3/2 Editorial: An open letter to U.S. governors


Bill Gates is one stand-up guy.

He recently gave a speech regarding education in America on C-SPAN, and he just killed it, but you were there — weren’t you, governors?

He wants to give money to teachers to draw talent and incentivize taking on more responsibilities.

You want teachers reviewing videos of their work, Bill? You wanna study game footage, Bill?!

We are inventing the word Bill-iant.

The guy gets dirty stinkin’ rich, and instead of drinking all day and riding his hover-board (you know he has one) he’s in the “National Governor’s Association Winter Meeting,” dropping knowledge on the people that matter — after all, education funding comes from state-level government.

He wants to bring back the three R’s: reading, writing, and a school year that is not obscenely short by international standards.

OK, he likes arithmetic, too. Doing away with college remedial math classes, he says, will improve the six-year graduation rate. Why? Because students don’t learn anything patently new in those classes; they stagnate, and it sets the tone for their entire college performance.

His disheveled hair and casual posture says, “No, I never finished college, but I could buy you all out.”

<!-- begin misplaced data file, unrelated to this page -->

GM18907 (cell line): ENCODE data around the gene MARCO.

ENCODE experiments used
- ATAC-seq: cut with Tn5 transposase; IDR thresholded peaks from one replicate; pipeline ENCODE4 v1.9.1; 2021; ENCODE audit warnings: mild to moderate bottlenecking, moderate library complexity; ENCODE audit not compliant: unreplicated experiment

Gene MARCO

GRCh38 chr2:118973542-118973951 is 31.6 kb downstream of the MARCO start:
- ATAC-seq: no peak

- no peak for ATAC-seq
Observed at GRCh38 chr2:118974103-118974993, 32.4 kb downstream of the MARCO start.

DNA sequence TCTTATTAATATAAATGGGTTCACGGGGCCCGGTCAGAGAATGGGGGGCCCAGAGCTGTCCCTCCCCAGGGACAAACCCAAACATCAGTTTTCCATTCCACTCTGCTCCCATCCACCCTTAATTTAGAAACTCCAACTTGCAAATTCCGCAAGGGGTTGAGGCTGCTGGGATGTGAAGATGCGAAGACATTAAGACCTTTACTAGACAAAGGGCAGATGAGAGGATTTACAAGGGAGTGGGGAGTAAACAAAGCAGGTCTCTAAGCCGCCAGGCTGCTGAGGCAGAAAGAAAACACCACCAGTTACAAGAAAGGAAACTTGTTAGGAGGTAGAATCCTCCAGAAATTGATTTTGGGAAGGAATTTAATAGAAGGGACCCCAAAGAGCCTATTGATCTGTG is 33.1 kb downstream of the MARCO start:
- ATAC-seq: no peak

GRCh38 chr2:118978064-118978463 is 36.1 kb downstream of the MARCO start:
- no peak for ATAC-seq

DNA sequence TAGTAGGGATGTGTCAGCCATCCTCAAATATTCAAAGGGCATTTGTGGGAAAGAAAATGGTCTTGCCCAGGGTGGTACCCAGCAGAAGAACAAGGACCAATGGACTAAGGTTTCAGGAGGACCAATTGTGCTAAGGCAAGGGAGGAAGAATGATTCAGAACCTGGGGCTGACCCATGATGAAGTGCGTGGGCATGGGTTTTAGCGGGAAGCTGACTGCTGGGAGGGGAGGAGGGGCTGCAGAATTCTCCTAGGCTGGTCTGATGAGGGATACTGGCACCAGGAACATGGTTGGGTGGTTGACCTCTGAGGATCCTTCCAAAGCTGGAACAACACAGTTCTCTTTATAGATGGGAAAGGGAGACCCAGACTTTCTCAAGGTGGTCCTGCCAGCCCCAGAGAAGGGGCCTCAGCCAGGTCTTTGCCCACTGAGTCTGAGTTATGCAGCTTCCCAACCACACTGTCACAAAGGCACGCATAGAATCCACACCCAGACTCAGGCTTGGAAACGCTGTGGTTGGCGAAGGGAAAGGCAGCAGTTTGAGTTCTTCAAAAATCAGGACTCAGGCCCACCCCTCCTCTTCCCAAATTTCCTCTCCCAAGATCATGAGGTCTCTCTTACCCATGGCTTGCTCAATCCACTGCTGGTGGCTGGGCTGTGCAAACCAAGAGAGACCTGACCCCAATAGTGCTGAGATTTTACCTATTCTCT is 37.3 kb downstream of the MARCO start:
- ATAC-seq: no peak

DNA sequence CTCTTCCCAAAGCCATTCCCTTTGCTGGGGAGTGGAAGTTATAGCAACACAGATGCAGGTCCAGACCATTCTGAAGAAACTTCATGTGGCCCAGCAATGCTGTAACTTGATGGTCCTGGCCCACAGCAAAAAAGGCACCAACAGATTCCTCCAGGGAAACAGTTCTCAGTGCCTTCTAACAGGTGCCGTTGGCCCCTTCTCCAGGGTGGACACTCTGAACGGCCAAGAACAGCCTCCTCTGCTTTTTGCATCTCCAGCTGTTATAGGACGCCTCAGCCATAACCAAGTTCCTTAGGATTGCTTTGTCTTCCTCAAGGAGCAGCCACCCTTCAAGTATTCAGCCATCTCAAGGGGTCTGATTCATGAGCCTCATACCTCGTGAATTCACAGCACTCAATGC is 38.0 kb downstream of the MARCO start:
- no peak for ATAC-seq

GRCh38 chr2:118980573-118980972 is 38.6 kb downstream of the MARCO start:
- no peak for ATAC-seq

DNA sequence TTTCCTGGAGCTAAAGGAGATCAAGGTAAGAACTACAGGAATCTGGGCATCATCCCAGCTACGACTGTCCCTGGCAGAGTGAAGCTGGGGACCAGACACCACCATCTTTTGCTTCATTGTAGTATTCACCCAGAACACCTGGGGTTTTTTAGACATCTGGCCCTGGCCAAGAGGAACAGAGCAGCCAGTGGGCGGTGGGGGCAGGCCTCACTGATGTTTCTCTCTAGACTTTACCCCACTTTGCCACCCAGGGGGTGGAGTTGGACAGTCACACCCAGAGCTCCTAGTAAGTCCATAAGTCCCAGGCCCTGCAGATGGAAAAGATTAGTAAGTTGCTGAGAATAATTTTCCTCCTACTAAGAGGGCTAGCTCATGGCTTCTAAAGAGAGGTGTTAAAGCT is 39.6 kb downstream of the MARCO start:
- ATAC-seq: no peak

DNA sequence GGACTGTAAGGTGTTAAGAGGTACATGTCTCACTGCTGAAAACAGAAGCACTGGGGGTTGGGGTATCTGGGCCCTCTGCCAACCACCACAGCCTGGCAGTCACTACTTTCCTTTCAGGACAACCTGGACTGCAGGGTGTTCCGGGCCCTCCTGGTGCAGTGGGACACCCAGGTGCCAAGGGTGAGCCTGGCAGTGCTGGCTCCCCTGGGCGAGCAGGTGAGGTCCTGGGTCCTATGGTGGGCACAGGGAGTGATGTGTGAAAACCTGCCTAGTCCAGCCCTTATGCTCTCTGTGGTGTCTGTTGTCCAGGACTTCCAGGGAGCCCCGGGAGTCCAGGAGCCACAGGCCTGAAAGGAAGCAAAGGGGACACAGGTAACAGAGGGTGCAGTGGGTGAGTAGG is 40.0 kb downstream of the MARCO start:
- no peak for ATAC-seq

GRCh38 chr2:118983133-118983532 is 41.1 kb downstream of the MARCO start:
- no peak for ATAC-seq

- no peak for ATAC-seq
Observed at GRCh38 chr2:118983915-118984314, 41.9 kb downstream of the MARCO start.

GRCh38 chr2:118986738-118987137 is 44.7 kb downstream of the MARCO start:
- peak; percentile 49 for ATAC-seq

If governors took a few cues from this bespectacled sage, U.S. students might begin to close the gap with foreign competition.

Nothing is going to help students more than good teachers, and Gates stressed this fact.

Cutting teachers’ salaries and taking away their collective bargaining rights isn’t going to lure any talent. As it is, educators barely have incentive to pursue such a field.

If we strangulate education by rescinding collective bargaining, will new teachers be any more prone to adopt a muted profession? Of course not.

It’s no secret talent goes where the money is. Even if there are a few die-hard idealist who stick with teaching, there’s no guarantee they are really the best for the job.

Give teachers money and access to tools that let them evaluate their own professional efforts. Retain their collective bargaining rights, lest they lose the only thing that separates them from the private sector: benefits.

Most of all, erase the notion thacutting teachers’ salaries is the easiest way to balance the budget. It may be quick, but slashing salaries will perpetuate the country’s educational decline.